What gets people the gigs is their tone from their playing and unless you're playing extreme metal or hard, hard bop, being able to play above 210 BPM is largely irrelevant to most musical goals. Bass players spend days agonising over the best technique for the best sound on their instrument - I know this, as a bass player. It seems drummers are spoiled for a choice with lots of drums around them and figure that the best way is to worry about their mechanical skills rather than actually letting their ears govern anything. Stop worrying about gear and start worrying about how you put that gear to good use.

/rant.
 

eddiehimself

Platinum Member
What gets people the gigs is their tone from their playing and unless you're playing extreme metal or hard, hard bop, being able to play above 210 BPM is largely irrelevant to most musical goals. Bass players spend days agonising over the best technique for the best sound on their instrument - I know this, as a bass player. It seems drummers are spoiled for a choice with lots of drums around them and figure that the best way is to worry about their mechanical skills rather than actually letting their ears govern anything. Stop worrying about gear and start worrying about how you put that gear to good use.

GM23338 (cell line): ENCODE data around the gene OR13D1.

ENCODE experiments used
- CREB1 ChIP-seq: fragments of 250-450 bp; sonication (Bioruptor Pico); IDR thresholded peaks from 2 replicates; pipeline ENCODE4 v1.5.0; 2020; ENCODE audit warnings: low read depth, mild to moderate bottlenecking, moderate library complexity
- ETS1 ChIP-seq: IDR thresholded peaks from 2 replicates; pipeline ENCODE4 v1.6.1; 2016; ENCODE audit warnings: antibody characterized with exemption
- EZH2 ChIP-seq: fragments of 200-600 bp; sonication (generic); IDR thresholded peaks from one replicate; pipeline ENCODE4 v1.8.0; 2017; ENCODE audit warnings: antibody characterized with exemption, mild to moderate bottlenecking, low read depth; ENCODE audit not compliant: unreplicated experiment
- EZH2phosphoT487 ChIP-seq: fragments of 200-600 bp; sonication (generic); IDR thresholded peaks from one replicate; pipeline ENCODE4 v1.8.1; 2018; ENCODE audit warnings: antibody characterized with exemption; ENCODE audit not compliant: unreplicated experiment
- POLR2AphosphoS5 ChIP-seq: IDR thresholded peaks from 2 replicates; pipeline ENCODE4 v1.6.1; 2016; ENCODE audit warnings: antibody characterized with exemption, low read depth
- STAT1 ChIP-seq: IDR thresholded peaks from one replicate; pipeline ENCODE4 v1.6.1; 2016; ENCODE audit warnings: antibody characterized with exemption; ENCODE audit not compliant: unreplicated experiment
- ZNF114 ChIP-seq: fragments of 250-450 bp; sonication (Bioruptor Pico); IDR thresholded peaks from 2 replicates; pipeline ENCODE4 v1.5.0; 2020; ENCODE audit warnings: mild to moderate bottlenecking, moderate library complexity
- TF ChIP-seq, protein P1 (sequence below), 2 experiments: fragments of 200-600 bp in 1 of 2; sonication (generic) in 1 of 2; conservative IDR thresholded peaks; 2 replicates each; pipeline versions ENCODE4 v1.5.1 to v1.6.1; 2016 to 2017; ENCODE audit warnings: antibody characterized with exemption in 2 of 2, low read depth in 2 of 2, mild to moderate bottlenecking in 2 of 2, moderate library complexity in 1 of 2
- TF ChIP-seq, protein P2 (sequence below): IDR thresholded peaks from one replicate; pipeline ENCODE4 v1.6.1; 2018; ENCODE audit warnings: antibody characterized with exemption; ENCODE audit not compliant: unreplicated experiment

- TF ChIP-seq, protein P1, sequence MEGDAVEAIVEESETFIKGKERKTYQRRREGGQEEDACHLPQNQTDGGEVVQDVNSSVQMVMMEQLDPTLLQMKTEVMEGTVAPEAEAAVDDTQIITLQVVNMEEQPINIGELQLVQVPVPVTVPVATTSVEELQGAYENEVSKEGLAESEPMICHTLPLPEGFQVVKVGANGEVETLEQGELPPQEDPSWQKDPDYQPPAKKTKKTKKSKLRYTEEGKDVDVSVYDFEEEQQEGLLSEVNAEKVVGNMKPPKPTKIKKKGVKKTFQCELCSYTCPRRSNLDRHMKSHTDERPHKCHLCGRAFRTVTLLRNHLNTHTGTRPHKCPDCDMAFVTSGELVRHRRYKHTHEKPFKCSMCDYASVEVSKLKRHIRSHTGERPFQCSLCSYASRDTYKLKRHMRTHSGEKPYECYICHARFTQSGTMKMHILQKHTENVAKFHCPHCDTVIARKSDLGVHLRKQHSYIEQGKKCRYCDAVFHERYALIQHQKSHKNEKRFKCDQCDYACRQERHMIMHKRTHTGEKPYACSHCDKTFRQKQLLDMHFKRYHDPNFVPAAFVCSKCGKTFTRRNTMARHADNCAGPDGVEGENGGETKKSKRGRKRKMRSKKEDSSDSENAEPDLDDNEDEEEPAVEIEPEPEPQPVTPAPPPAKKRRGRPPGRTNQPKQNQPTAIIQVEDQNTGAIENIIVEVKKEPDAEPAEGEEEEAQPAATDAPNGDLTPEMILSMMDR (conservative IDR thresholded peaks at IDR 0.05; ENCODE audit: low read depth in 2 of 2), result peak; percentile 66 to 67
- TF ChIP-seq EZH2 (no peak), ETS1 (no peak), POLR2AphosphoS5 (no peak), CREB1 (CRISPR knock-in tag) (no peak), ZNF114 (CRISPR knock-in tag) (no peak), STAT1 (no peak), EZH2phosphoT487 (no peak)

/rant.
I don't think this is entirely true. Don't forget the big argument about basses with more than 4 strings! Plus you've got like vintage fender vs modern active basses. I just think musicians in general like to argue about their gear because some people like to think they're better than others. It's just what people do.
 
M

Mediocrefunkybeat

Guest
I don't think this is entirely true. Don't forget the big argument about basses with more than 4 strings! Plus you've got like vintage fender vs modern active basses. I just think musicians in general like to argue about their gear because some people like to think they're better than others. It's just what people do.
The serious bass players worry about their fingers, not about what batteries are powering their EMGs. Put a decent bass player on any bass and he'll find his own tone, but drummers seem much much worse at gear arguments than others. Bass players argue about strings the most, but that's understandable seeing as their hands are directly on their centre of sound generation.

Incidentally, you can probably guess which side of the fence I'm on with bass preference. With that said, there's a lot of charm in active electronics AND I'm a modder. But you don't see bass players arguing over which strap acoustically enhances their sound - that's the sort of equivalent I'm talking about when it comes to this 'choking the head' nonsense.
 
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Mediocrefunkybeat

Guest
Press the 'quote' bottom on the bottom right of every post. Alternatively, use type [ quote] and [/ quote] at the end of copy and pasted material. Don't type in the spaces I just did.